An Essay by Pinakie Kansabanik, author of ‘Mountains to Manhattan’
The Qinz dynasty was toppled in 1911-12 and 13th Dalai Lama – Tibet’s political and spiritual leader, declared himself ruler of an independent Tibet. Henceforth, the country had its own national flag, currency, stamps, passports and army and maintained diplomatic relations with neighboring countries but had very little contact with the rest of the world. Buddhism was a unifying force among the Tibetans. They had maintained a unique culture, written and spoken language, religion and political system.
In 1950, the newly established Communist government in China invaded Tibet and today Tibet is under China’s occupation. The Chinese invasion in 1950 led to years of turmoil that culminated in the complete overthrow of the Tibetan Government. The 14th Dalai Lama fled to India with some of his officials to Dharamsala, India in 1959. Year later, about 100 thousand of Tibetan men, women and children have found refuge in India, Nepal and Bhutan. Again in 1980 after Tibet was opened to trade and tourism, a second wave of Tibetan exodus took place due to increasing political repression. About 25,000 Tibetans joined in a span of next 10 years. Present ongoing wave is mostly children who are sent to Tibetan cultural schools in India, sometimes with the implicit approval of the Chinese government.
India had been extra ordinarily generous to the Tibetan people by allowing them to enter India in hundred thousand and also allowed them to develop their settlements, schools and medical facilities. India has helped them to the best of her abilities but there does not seem much hope of getting back their country. Hence, the only way to maintain their identity is through their language, religion and culture. Another important fact is that the Tibetans sought for refuge in India was not because they were scared for their lives under Chinese aggression, but they were scared to save their identity. They fled their country only to save their religion, unique culture and identity.
Without cultural identity, there is nothing left for the Tibetans.
In the last fifty-eight years, against considerable odds, this small community in the foreign land has been able to preserve much of its unique 1300 year-old Buddhist culture from Tibet. Even two generations later, though most young Tibetans aged around thirty, have been educated in India and their cultural point of view has naturally been influenced and mingled by the Indian local environment but in early childhood all of them experienced the suffering of their parents or grandparents escape and it has left a very dominating mark on their personalities. They keenly feel the importance of preserving their identity. They all know well why they left and now they all know what they want to save.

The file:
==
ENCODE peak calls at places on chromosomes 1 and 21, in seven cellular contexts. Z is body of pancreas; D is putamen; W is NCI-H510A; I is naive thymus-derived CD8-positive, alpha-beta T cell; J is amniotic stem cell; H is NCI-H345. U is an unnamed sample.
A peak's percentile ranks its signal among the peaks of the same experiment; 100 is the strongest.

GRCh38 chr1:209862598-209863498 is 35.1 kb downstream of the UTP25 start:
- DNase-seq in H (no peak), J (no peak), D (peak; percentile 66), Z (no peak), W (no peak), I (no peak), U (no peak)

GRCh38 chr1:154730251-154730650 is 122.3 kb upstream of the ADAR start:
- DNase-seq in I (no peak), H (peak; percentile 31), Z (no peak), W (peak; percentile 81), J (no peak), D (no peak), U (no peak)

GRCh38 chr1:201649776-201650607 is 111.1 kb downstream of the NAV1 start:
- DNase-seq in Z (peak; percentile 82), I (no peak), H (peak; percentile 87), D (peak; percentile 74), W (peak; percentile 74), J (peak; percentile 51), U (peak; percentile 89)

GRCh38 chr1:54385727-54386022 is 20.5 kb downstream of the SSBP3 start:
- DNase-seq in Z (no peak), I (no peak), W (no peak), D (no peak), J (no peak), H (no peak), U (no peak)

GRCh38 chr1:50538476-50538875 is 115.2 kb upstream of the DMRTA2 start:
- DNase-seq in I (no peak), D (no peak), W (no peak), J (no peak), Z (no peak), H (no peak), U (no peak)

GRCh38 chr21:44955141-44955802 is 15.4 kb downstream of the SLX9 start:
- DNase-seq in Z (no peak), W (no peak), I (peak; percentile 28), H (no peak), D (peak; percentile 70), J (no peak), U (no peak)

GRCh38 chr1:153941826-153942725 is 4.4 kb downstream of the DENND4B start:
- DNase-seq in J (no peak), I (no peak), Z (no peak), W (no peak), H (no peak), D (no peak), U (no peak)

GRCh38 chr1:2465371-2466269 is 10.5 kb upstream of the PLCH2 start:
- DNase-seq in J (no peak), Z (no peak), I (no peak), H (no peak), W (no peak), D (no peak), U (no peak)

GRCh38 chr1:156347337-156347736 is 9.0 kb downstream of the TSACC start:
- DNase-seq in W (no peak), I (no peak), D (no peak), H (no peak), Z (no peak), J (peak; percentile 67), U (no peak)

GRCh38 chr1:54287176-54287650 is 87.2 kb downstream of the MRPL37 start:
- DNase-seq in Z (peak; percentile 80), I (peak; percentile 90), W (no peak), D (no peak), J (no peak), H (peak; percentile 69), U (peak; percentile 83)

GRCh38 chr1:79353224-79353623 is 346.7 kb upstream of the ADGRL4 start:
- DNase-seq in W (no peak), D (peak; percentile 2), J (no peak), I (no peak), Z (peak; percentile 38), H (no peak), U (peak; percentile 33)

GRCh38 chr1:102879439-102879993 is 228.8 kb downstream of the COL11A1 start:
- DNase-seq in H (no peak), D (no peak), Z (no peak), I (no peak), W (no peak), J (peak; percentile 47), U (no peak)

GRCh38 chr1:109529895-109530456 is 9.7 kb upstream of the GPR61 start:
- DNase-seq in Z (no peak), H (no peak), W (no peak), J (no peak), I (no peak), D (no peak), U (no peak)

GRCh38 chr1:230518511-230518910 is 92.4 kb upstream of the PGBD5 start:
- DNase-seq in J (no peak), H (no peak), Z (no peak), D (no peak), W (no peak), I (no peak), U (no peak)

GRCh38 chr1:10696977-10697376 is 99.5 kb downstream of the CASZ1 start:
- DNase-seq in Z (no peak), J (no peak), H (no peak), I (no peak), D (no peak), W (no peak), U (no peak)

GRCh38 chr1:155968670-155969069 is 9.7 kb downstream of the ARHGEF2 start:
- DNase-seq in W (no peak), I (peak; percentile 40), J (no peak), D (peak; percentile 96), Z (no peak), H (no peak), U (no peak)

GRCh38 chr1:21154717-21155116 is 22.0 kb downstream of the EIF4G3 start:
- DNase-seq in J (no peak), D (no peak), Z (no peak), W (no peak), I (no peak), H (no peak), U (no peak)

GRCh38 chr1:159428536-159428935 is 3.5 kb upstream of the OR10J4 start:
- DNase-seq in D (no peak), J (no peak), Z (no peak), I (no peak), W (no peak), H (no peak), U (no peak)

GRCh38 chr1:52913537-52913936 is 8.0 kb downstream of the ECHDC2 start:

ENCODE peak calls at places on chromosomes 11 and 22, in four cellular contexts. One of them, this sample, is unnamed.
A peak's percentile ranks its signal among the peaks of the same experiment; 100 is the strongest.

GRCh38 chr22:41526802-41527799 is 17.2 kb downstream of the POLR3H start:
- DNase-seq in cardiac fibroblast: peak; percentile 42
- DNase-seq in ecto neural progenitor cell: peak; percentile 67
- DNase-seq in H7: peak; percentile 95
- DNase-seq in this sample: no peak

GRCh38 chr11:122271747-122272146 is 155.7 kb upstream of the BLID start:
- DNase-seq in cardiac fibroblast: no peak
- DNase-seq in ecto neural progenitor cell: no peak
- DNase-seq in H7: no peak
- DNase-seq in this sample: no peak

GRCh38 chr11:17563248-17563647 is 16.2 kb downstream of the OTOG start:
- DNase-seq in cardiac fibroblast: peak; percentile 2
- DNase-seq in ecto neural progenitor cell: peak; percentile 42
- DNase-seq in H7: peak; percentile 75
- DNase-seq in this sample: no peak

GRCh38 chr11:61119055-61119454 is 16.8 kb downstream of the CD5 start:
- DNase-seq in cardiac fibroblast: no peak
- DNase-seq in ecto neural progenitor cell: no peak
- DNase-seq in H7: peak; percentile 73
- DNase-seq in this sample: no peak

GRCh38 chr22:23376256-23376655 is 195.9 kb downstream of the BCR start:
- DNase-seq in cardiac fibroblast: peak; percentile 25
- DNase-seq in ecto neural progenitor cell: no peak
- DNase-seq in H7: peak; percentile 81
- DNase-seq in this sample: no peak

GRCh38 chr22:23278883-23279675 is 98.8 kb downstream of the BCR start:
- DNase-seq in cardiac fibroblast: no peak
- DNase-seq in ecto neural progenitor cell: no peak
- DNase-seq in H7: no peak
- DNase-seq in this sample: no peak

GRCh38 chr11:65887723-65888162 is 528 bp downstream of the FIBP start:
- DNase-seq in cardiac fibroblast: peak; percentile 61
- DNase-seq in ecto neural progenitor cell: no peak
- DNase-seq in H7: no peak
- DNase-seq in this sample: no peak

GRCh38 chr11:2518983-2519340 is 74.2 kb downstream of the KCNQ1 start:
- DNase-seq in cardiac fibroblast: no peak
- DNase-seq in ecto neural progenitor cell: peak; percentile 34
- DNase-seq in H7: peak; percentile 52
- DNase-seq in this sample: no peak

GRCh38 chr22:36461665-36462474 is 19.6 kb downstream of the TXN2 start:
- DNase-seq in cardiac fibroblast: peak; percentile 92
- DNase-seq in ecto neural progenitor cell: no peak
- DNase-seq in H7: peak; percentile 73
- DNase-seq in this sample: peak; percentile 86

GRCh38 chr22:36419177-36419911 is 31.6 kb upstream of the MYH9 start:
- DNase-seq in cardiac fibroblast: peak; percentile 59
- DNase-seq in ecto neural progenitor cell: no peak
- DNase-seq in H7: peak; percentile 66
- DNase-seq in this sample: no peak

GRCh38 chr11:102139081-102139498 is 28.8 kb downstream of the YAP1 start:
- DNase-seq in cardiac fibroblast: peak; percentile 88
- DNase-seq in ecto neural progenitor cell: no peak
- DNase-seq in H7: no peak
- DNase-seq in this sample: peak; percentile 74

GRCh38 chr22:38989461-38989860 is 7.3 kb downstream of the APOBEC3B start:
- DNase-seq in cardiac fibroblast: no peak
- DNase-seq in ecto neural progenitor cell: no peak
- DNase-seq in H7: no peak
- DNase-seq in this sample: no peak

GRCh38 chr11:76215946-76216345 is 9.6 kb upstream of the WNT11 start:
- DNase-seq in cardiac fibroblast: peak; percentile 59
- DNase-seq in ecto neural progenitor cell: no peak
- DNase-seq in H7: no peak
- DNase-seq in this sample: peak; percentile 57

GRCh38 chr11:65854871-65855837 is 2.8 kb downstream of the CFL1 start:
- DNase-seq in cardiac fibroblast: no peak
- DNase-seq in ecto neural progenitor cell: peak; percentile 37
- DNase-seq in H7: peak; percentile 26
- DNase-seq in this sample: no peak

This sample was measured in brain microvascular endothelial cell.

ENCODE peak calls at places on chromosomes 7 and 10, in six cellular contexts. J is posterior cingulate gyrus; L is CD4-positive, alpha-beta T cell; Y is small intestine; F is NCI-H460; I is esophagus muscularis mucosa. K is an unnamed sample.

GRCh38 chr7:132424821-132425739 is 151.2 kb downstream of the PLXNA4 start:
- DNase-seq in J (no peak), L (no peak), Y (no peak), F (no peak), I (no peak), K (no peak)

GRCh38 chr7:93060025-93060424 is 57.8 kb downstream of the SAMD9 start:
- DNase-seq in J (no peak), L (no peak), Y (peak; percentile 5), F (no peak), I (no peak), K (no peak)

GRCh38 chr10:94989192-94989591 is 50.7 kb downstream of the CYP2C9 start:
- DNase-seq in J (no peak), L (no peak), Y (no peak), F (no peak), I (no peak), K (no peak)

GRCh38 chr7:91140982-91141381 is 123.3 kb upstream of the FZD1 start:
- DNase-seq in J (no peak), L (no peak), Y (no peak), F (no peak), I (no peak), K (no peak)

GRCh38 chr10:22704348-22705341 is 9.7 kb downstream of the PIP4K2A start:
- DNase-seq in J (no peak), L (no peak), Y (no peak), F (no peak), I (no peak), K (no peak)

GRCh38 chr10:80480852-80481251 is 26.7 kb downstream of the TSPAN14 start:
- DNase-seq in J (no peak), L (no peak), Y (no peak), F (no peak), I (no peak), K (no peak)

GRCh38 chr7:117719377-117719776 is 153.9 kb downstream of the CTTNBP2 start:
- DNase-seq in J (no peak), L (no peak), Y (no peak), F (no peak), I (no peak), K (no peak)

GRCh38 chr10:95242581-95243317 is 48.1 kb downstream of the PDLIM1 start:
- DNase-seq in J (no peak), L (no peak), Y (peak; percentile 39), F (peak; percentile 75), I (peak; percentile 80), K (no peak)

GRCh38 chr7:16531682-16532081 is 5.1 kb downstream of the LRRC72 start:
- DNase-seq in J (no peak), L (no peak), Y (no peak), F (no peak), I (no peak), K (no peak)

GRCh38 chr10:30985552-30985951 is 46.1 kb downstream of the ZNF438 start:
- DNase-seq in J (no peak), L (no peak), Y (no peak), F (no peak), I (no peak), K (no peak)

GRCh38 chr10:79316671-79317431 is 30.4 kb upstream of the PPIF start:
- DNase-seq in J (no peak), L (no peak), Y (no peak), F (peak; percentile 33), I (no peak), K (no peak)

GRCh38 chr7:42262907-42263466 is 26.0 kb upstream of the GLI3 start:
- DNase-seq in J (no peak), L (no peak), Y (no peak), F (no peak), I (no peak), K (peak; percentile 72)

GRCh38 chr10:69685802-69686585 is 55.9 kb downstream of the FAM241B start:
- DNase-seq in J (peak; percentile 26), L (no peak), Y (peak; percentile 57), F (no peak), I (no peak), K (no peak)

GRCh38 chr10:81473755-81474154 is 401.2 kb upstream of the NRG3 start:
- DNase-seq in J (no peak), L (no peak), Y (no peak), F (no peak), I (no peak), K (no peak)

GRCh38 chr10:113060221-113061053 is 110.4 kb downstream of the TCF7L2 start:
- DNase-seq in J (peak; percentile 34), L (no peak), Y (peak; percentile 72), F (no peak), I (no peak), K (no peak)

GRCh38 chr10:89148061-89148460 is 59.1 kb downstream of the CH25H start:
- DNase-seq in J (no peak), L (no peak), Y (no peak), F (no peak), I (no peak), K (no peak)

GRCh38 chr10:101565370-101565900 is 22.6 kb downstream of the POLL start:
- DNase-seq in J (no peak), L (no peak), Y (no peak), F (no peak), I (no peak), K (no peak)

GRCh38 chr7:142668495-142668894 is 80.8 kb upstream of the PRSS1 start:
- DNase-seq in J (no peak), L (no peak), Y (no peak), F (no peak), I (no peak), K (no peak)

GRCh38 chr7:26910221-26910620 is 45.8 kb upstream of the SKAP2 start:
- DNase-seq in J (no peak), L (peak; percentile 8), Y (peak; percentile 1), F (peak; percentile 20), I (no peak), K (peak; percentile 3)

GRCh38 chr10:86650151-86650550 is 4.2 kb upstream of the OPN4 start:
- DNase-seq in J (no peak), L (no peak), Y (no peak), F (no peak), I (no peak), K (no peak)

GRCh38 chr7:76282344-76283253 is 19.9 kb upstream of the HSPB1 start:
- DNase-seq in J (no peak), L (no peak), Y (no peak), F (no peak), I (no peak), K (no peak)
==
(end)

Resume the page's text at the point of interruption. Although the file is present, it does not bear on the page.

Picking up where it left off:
Despite the adversities that Tibetans in face in exile, this resilient community has been undergoing a great revolution under the special care and guidance of His Holiness the 14th Dalai Lama. The Tibetan people have managed to accomplish a rebirth and restoration of the Tibetan culture, outside of their country, which is nothing less than outstanding. The great renewal outside of Tibet undoubtedly represents their unshakeable determination to protect Tibetan cultural identity.
It is a widespread belief within the Tibetan community that Chinese development in Tibet has a definite strategy and scheme aimed at disassociating the Tibetan population from its identity, value spectrum, history and other cultural affiliations like language and literature. The imposition of modernity by the Chinese regime represents the various ways in which cultural genocide has occurred in Tibet. Part of this assimilation may be in order to exploit Tibet’s natural resources through industrial mining and large-scale timber operations. In addition to other political movements against the Tibetan people the Chinese government deliberately committed cultural injustices as well. The fundamental value of Tibetan society, such as the Buddhist ideas of developing the heart and purifying the mind, have been taken out of education curriculum in Tibet. With the Mandarin as the predominant language of instruction in education, business, and general communication which is well planned methodology of cultural genocide of the Tibetan culture has also lost the new generation of Tibetan speaking speakers. About 90% of Tibet’s monasteries have been destroyed, and Tibetans are forced to publicly denounce high religious leaders and attend study sessions about Chinese communism.
Under these severe situations in Tibet where 90% of the total Tibetan population resides, it is not be possible for them to up-keep the culture and tradition of the community or the race. Hence, the entire responsibility lies with the refugee community in India, Nepal, Bhutan and the diasporas living in Europe or North America. Infact, many Tibetans in India and in other countries have taken up the citizenship of the country but they have not given up their religion and culture. Most of them are still living within the Tibetan colonies and they maintain their religion, language, culture and identity as strictly and religiously as they can with some infusion of the modern day life and with the local environment. They have proved that the question of identity remains with traditional culture and religion and not with citizenship.